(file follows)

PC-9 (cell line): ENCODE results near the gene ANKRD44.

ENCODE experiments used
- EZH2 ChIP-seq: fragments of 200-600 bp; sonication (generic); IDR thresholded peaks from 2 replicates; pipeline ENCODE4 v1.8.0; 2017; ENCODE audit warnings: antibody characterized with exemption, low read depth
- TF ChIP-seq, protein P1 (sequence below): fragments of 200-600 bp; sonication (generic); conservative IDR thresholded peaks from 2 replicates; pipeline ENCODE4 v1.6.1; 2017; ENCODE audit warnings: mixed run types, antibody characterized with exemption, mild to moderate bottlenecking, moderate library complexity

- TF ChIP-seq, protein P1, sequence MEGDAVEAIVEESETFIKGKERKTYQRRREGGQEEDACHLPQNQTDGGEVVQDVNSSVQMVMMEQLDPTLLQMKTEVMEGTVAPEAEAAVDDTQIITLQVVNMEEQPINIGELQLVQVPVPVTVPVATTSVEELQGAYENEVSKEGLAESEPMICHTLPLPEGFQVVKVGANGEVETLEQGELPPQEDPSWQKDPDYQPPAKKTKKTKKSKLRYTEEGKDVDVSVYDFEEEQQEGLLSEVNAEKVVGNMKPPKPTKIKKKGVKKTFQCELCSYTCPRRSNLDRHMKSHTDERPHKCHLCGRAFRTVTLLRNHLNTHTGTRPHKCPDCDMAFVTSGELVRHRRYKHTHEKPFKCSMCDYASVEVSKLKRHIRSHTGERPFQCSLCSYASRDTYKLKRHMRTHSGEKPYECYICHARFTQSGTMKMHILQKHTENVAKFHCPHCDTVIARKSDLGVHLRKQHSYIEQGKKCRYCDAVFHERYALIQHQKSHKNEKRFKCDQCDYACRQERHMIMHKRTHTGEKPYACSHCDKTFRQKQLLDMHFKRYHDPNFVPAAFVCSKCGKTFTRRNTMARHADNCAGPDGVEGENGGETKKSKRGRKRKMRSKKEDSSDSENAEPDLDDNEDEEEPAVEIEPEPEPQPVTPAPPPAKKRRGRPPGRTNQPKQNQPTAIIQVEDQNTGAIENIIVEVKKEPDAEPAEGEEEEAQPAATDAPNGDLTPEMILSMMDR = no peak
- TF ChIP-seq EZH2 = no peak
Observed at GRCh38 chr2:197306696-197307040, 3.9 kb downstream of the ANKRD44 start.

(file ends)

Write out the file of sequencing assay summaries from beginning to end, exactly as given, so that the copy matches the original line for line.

PC-9 (cell line): ENCODE results near the gene ANKRD44.

ENCODE experiments used
- EZH2 ChIP-seq: fragments of 200-600 bp; sonication (generic); IDR thresholded peaks from 2 replicates; pipeline ENCODE4 v1.8.0; 2017; ENCODE audit warnings: antibody characterized with exemption, low read depth
- TF ChIP-seq, protein P1 (sequence below): fragments of 200-600 bp; sonication (generic); conservative IDR thresholded peaks from 2 replicates; pipeline ENCODE4 v1.6.1; 2017; ENCODE audit warnings: mixed run types, antibody characterized with exemption, mild to moderate bottlenecking, moderate library complexity

- TF ChIP-seq, protein P1, sequence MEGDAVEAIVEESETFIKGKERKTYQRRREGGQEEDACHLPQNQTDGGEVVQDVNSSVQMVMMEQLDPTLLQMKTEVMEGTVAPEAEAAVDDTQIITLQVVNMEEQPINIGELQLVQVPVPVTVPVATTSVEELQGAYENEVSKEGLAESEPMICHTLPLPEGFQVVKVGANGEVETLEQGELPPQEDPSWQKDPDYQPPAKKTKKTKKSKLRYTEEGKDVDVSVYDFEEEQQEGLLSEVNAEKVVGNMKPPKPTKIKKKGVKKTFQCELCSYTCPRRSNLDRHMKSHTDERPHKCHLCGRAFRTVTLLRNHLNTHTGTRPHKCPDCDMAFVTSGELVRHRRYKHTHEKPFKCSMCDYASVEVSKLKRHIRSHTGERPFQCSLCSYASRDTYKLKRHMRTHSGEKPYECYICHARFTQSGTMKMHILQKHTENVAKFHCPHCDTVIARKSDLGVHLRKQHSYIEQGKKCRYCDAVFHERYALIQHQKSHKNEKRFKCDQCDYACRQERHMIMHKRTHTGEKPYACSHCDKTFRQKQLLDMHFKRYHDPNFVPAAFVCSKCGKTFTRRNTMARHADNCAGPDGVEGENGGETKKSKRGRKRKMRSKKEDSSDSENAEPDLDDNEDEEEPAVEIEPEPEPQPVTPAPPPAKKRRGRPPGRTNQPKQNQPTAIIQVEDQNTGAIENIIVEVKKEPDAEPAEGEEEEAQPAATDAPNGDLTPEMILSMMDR = no peak
- TF ChIP-seq EZH2 = no peak
Observed at GRCh38 chr2:197306696-197307040, 3.9 kb downstream of the ANKRD44 start.